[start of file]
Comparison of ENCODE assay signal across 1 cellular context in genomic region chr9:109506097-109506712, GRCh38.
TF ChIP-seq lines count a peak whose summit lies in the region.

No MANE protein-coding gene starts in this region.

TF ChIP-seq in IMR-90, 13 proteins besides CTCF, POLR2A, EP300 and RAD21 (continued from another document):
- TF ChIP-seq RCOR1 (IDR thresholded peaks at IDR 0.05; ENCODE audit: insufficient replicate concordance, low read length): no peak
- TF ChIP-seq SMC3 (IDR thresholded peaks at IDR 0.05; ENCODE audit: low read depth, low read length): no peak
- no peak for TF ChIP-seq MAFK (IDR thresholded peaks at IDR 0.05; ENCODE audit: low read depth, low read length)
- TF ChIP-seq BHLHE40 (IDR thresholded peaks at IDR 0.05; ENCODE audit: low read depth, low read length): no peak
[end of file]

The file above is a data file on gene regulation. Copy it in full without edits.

Comparison of ENCODE assay signal across 1 cellular context in genomic region chr9:109506097-109506712, GRCh38.
TF ChIP-seq lines count a peak whose summit lies in the region.

No MANE protein-coding gene starts in this region.

TF ChIP-seq in IMR-90, 13 proteins besides CTCF, POLR2A, EP300 and RAD21 (continued from another document):
- TF ChIP-seq RCOR1 (IDR thresholded peaks at IDR 0.05; ENCODE audit: insufficient replicate concordance, low read length): no peak
- TF ChIP-seq SMC3 (IDR thresholded peaks at IDR 0.05; ENCODE audit: low read depth, low read length): no peak
- no peak for TF ChIP-seq MAFK (IDR thresholded peaks at IDR 0.05; ENCODE audit: low read depth, low read length)
- TF ChIP-seq BHLHE40 (IDR thresholded peaks at IDR 0.05; ENCODE audit: low read depth, low read length): no peak